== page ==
And one night I had checked my phone and he had sent me a text that kind of didn’t really make sense to me in the moment. Kind of a pouring out all his feelings. And the next morning I texted him back, are you okay? And he didn’t answer me. And that whole day I couldn’t get ahold of him, I was trying to text him and I thought he was up late, doing who knows what, not sober. He’s probably sleeping all day, sleeping it off.

But then the hours started piling up and it became too much time to just be sleeping it off. I started to become really concerned and I was with my best friend that day who by some miracle, my best friend and I have been together for 37 years or something like this. And her husband’s in the military, so by some miracle, he got stationed in Oahu.

So she happened to be on island during this whole chain of events, so she was here with me. So we were together that day, going to some different events, and we both kept saying like, this isn’t good. But again, we really just didn’t know what we were dealing with.

And eventually it was in December, I was at a Christmas parade with friends and all of our kids and I was on the verge of a panic attack, knowing that something was wrong. I went home, I put Santino to bed, and I called the police. And I said I need somebody to go and check on my husband, something’s wrong, I can’t get ahold of him.

And at that time I really – I knew something was wrong but I truly believed that he probably – he had been trying to get sober, which was probably near impossible and very uncomfortable. I knew that he was having physical symptoms and having a really hard time of it. And I thought he probably fell off the wagon and…

Krista: Just imagining him passed out or…

Suzanne: Yes. And not doing anything intentional but probably just drinking a bunch or doing a bunch of drugs and potentially maybe overdosing is what I had in my mind. So I sent the police, it was a very nerve-racking wait to have a call back. I actually called again and they had never gone. They never registered that request. Nothing happened.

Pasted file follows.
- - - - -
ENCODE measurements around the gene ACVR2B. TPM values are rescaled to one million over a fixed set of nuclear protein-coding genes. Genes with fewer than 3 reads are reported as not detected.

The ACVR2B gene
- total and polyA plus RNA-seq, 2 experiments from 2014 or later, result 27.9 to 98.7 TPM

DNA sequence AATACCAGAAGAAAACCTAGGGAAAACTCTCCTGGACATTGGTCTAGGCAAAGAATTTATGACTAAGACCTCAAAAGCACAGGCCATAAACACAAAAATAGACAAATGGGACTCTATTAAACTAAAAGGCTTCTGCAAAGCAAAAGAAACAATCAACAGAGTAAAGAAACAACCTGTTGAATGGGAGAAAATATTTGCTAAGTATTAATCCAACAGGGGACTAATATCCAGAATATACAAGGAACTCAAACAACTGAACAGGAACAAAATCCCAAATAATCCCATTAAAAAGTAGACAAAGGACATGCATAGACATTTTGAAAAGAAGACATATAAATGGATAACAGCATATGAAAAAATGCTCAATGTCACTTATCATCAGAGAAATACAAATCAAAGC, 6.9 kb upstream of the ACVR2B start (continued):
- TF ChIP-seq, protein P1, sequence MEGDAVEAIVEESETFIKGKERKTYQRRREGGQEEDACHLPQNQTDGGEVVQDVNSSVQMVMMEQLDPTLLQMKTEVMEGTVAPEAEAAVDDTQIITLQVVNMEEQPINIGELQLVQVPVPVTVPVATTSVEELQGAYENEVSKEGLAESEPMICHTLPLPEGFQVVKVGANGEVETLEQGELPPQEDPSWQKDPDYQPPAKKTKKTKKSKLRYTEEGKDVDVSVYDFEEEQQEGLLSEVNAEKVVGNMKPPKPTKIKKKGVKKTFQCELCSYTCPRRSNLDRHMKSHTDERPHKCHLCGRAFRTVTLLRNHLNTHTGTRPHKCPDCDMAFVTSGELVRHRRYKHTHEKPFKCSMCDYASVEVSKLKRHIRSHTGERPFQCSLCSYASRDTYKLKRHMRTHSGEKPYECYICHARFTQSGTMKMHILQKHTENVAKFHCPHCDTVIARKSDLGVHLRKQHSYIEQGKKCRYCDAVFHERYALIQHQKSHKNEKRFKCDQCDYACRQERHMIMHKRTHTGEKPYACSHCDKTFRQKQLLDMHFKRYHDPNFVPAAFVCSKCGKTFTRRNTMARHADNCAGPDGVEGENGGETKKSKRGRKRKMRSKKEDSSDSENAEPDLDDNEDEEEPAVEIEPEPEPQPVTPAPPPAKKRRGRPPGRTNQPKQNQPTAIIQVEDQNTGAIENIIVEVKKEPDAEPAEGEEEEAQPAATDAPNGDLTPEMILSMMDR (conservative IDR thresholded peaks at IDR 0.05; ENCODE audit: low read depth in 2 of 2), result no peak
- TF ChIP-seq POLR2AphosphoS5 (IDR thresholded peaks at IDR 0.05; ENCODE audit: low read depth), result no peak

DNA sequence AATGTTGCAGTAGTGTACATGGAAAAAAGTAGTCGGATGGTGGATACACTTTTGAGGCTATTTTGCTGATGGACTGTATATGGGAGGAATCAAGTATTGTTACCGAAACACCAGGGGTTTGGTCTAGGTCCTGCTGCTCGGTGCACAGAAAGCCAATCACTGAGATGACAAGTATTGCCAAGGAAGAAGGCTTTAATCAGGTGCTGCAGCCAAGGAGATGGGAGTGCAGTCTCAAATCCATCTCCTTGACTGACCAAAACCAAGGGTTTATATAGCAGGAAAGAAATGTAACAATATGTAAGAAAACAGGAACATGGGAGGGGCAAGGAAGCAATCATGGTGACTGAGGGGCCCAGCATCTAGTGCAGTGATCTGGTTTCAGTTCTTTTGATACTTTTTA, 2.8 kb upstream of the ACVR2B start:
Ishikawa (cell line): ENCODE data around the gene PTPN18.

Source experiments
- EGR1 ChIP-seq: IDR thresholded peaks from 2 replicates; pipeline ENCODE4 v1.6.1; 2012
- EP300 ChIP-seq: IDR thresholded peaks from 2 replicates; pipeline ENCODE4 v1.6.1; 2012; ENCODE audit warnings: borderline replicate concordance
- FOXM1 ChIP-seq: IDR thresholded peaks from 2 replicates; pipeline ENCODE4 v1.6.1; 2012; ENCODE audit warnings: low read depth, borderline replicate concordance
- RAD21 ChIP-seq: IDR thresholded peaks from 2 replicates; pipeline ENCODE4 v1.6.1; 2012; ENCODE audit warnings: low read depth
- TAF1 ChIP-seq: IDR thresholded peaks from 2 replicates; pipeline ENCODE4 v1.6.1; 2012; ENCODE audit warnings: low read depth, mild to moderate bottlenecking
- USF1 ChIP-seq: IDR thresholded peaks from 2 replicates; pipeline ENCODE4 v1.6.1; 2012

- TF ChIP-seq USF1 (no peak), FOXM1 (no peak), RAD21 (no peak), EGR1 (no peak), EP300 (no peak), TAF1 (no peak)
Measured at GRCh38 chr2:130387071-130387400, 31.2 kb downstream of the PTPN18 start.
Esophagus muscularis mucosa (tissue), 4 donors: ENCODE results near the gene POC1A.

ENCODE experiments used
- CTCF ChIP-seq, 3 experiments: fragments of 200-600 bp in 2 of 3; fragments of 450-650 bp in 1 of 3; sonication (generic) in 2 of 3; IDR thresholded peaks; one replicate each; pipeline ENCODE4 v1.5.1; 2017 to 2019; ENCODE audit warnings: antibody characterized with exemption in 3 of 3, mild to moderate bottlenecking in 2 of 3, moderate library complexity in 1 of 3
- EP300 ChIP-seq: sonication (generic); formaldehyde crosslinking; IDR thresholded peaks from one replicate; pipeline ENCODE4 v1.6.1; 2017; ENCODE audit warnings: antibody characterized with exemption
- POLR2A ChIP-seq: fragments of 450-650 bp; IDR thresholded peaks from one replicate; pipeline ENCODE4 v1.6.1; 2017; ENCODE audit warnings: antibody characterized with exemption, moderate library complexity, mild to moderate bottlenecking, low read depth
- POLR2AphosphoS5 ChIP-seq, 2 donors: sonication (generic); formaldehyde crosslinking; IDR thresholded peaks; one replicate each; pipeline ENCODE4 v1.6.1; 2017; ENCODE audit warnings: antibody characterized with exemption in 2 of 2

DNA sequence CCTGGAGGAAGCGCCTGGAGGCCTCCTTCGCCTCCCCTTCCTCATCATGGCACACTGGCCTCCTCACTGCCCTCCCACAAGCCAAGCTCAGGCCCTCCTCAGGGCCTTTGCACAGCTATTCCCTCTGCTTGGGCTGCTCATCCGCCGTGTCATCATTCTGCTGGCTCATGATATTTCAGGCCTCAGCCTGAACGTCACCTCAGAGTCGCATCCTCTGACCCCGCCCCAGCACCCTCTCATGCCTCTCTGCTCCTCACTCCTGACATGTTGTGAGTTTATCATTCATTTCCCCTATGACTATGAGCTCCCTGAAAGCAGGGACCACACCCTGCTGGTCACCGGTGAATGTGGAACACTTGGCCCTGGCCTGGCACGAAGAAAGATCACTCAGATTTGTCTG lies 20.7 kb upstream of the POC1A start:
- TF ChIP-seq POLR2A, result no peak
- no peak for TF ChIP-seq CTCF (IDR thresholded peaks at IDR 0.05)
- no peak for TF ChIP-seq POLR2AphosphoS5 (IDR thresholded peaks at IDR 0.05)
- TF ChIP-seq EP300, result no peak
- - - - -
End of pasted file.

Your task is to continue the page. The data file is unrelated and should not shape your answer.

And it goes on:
So I had to wait again. And finally got a call back, kind of preparing myself to hear that he was gone. I kind of knew in my gut it wasn’t going to be good news. And the officer called, I have no idea what he said, I couldn’t tell you honestly. It’s all a blur, but he did say, and I’m quoting him because this isn’t the terminology I would use, but he said, “Unfortunately he committed suicide.”

And I was – looking back on it now, it seems like everything should have logically led up to that, but it was an absolute shock. It was not at all what I was prepared to hear. And so my best friend was waiting for me to call and tell her what happened. So I did and she completely broke down, hopped into an Uber with wine and tissues. It’s what she grabbed on the way and she came rushing to me rescue. And she came in hysterical and she said – I’m going to try to say this without choking up but she said, “This is the worst thing we’ve ever been through.”